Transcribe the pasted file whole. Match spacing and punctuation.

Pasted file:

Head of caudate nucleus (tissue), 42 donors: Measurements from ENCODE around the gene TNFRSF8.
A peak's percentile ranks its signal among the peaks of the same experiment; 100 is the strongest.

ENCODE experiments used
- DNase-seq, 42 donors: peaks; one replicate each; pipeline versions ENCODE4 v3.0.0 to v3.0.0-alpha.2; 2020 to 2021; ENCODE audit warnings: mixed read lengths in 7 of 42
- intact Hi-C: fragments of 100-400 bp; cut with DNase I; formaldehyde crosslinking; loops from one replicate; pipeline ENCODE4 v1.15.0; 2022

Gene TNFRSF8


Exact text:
Head of caudate nucleus (tissue), 42 donors: Measurements from ENCODE around the gene TNFRSF8.
A peak's percentile ranks its signal among the peaks of the same experiment; 100 is the strongest.

ENCODE experiments used
- DNase-seq, 42 donors: peaks; one replicate each; pipeline versions ENCODE4 v3.0.0 to v3.0.0-alpha.2; 2020 to 2021; ENCODE audit warnings: mixed read lengths in 7 of 42
- intact Hi-C: fragments of 100-400 bp; cut with DNase I; formaldehyde crosslinking; loops from one replicate; pipeline ENCODE4 v1.15.0; 2022

Gene TNFRSF8